How to find and fix orphaned sitemap pages?
Orphan pages are web pages with no internal links leading to them from other parts of your website. In other words, the page is inaccessible unless the user has the precise URL. This type of page is also called an orphaned page because search engine crawlers seldom index these pages since they can’t link to them from other pages.
In most cases, orphaned pages provide an SEO challenge. Although they don’t get much attention, orphan pages can actually affect your site’s rankings significantly. To keep pages properly linked you’ll need to know what causes orphan pages, where to find them and how to fix them.
What causes orphan pages?
The creation of orphan pages is almost always accidental and can have several causes. By far, the most typical source is one of the issues below:
- Lack of processes for site migrations
- Layout changes
- Site redesigns
- Out-of-stock items
- Development pages
Orphan pages can also be created on purpose, such as with landing pages for sponsored advertisements and promotions. They can also be intentionally created when you don’t want a web page to be a part of a user’s journey.
How to find and fix orphaned web pages
Orphan page URLs tend to slip through the cracks, which means they aren’t always easy to find. There are five basic steps for finding orphaned web pages:
- Get the entire list of your website pages.
Since orphan pages are not connected to any other domain pages, you can’t just point your chosen website audit solution at the homepage and assume you’ll find all the orphaned pages. Instead, you must provide the full list of URLs for each site you wish to have crawled. Your URL list can be obtained in one of two ways:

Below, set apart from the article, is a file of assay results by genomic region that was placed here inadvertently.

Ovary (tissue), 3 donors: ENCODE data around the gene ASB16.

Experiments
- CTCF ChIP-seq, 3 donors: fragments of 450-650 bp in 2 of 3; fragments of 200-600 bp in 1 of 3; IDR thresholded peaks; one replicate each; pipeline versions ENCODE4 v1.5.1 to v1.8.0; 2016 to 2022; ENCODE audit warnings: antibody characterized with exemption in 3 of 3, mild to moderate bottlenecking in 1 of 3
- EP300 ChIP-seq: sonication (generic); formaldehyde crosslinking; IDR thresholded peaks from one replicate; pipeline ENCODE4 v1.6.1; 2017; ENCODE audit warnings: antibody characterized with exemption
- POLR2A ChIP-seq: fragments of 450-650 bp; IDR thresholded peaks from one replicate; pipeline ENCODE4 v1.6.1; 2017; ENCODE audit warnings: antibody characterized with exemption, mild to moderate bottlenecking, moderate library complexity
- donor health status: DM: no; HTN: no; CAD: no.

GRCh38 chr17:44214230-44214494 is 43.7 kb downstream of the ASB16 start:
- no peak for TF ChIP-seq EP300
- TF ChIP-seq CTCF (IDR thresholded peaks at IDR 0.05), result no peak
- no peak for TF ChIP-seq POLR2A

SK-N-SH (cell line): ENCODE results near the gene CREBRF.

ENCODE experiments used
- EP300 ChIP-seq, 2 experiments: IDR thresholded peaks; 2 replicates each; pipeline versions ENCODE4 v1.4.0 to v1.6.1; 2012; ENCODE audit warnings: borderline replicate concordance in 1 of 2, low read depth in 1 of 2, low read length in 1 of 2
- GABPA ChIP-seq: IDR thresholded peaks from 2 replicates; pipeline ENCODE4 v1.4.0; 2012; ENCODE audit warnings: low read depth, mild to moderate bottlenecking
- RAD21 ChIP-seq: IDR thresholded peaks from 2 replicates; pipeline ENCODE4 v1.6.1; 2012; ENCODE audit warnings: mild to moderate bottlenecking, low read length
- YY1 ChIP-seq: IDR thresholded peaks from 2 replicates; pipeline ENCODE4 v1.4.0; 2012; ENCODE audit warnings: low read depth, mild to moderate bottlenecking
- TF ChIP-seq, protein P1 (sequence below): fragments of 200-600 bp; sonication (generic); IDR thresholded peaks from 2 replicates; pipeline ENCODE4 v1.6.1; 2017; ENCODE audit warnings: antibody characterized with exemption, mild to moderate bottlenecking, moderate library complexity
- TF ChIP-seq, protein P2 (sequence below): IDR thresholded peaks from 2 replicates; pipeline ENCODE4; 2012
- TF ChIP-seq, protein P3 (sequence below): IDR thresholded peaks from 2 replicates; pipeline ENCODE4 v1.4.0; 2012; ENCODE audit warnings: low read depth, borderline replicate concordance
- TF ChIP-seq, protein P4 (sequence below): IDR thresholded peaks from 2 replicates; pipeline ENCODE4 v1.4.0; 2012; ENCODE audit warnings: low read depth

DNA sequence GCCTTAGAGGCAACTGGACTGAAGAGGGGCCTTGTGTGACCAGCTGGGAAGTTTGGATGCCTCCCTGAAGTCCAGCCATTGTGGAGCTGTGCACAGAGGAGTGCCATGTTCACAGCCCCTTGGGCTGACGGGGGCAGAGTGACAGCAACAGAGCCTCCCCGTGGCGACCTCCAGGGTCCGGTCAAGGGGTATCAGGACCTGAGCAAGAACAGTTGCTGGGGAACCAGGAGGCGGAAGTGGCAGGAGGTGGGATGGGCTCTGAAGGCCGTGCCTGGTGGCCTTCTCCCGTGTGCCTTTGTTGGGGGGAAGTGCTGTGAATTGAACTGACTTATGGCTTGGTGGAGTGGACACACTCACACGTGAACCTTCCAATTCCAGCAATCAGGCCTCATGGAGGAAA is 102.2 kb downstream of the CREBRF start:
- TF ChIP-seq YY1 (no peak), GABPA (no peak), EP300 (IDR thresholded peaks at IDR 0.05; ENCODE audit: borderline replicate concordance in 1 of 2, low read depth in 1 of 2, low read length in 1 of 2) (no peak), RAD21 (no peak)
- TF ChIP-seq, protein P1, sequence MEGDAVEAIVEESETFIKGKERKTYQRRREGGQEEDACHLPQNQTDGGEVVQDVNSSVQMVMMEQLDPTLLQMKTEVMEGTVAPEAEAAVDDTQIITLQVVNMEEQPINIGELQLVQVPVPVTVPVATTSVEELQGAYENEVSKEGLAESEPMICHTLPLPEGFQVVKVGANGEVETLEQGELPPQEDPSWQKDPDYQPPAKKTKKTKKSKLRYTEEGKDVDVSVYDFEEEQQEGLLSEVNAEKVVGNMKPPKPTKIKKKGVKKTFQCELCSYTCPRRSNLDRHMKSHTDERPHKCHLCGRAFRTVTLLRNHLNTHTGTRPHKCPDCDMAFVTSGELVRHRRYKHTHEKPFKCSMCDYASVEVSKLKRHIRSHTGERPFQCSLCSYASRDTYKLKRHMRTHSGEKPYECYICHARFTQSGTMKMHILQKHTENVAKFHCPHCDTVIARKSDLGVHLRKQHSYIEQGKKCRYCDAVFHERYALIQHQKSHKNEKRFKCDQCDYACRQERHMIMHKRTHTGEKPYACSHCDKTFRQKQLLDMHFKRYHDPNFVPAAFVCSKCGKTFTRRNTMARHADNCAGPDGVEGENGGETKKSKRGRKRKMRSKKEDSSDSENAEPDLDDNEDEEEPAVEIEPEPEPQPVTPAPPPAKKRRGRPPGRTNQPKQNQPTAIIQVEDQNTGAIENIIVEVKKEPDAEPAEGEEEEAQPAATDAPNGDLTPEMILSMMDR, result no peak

- Reading the sitemap file
- Downloading a site URL list
- Run a website crawl for pages with zero inbound internal links
Create an audit rule that looks for pages that don’t have any internal links going to them to find any orphaned pages. If you want to ensure that any future unlinked pages are uncovered, you can schedule a regular crawl when setting up the original audit. Your content management system (CMS) should have the most up-to-date URL list for auditing.
- Review the audit findings
Once the audit is done the manual labor begins. You’ll have to go through the web pages that are found to figure out what they’re for. Do they play a significant role in generating traffic, paid advertising, or referral initiatives? How good are the backlinks, if any? Do people commonly use the site’s search bar to go to them?
- Fix any orphaned pages that may be discovered
Finding out the function of an orphan page and how it contributes to your website or marketing objectives will help you decide what, if any, action to take. Generally speaking:
- If it is critical that site visitors locate the web page in the site’s navigation, link to it from relevant internal pages.
- If it’s no longer relevant, put it in storage.
- Leave it alone if there is no need to connect internally to the page from elsewhere in the site and it is fulfilling a business purpose.
- Perform the audit periodically to identify any new orphaned pages
Since pages have the potential to become orphaned over time – either as a result of adding new content without remembering to link to it or as a result of accidentally removing links to pages nested deep within the site structure – it is essential to check the website periodically for any new problems.
Final word on fixing orphan pages
Marketers frequently make the error of adding internal links to all orphaned pages uniformly. The fundamental problem with this method is that it assumes that a quick fix should be implemented on all sites simply because it can be. Some orphan pages, like pay-per-click (PPC) landing pages, serve a purpose, while others, like test pages, can be deleted without much fuss. The point is you don’t want to throw good money after bad by trying to fix something that isn’t broken or won’t make a difference anyway.